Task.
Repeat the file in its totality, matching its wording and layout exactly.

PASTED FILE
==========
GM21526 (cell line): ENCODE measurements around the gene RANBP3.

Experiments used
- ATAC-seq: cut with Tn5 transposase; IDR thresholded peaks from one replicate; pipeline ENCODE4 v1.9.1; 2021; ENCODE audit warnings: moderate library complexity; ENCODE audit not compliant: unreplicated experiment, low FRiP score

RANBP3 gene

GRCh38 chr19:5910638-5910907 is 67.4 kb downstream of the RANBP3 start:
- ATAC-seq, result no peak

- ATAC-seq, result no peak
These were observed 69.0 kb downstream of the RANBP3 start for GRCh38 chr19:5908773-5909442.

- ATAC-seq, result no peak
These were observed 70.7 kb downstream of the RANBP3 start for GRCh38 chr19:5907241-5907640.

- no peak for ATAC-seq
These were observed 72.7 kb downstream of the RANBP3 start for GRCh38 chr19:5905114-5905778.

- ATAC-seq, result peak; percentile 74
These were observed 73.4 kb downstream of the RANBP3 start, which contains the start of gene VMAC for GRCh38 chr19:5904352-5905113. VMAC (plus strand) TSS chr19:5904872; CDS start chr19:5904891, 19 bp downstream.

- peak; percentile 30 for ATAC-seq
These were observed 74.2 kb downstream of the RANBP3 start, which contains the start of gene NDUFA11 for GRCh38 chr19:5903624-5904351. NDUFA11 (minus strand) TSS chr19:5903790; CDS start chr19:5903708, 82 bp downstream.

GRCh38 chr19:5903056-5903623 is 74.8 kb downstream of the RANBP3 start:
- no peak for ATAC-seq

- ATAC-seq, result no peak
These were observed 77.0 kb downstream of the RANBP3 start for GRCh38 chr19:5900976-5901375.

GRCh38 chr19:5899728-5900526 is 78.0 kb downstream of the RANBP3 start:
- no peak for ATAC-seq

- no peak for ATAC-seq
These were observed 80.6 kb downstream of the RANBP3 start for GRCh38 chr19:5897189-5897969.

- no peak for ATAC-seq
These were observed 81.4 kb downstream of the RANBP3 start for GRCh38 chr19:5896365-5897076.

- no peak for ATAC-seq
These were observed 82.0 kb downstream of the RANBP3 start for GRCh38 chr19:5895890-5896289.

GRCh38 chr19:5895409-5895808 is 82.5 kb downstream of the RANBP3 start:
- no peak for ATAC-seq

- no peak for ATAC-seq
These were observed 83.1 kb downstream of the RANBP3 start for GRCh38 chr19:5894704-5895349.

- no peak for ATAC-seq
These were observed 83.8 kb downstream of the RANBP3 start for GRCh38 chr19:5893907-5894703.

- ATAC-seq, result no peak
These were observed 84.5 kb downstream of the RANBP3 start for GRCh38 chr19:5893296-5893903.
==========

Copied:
GM21526 (cell line): ENCODE measurements around the gene RANBP3.

Experiments used
- ATAC-seq: cut with Tn5 transposase; IDR thresholded peaks from one replicate; pipeline ENCODE4 v1.9.1; 2021; ENCODE audit warnings: moderate library complexity; ENCODE audit not compliant: unreplicated experiment, low FRiP score

RANBP3 gene

GRCh38 chr19:5910638-5910907 is 67.4 kb downstream of the RANBP3 start:
- ATAC-seq, result no peak

- ATAC-seq, result no peak
These were observed 69.0 kb downstream of the RANBP3 start for GRCh38 chr19:5908773-5909442.

- ATAC-seq, result no peak
These were observed 70.7 kb downstream of the RANBP3 start for GRCh38 chr19:5907241-5907640.

- no peak for ATAC-seq
These were observed 72.7 kb downstream of the RANBP3 start for GRCh38 chr19:5905114-5905778.

- ATAC-seq, result peak; percentile 74
These were observed 73.4 kb downstream of the RANBP3 start, which contains the start of gene VMAC for GRCh38 chr19:5904352-5905113. VMAC (plus strand) TSS chr19:5904872; CDS start chr19:5904891, 19 bp downstream.

- peak; percentile 30 for ATAC-seq
These were observed 74.2 kb downstream of the RANBP3 start, which contains the start of gene NDUFA11 for GRCh38 chr19:5903624-5904351. NDUFA11 (minus strand) TSS chr19:5903790; CDS start chr19:5903708, 82 bp downstream.

GRCh38 chr19:5903056-5903623 is 74.8 kb downstream of the RANBP3 start:
- no peak for ATAC-seq

- ATAC-seq, result no peak
These were observed 77.0 kb downstream of the RANBP3 start for GRCh38 chr19:5900976-5901375.

GRCh38 chr19:5899728-5900526 is 78.0 kb downstream of the RANBP3 start:
- no peak for ATAC-seq

- no peak for ATAC-seq
These were observed 80.6 kb downstream of the RANBP3 start for GRCh38 chr19:5897189-5897969.

- no peak for ATAC-seq
These were observed 81.4 kb downstream of the RANBP3 start for GRCh38 chr19:5896365-5897076.

- no peak for ATAC-seq
These were observed 82.0 kb downstream of the RANBP3 start for GRCh38 chr19:5895890-5896289.

GRCh38 chr19:5895409-5895808 is 82.5 kb downstream of the RANBP3 start:
- no peak for ATAC-seq

- no peak for ATAC-seq
These were observed 83.1 kb downstream of the RANBP3 start for GRCh38 chr19:5894704-5895349.

- no peak for ATAC-seq
These were observed 83.8 kb downstream of the RANBP3 start for GRCh38 chr19:5893907-5894703.

- ATAC-seq, result no peak
These were observed 84.5 kb downstream of the RANBP3 start for GRCh38 chr19:5893296-5893903.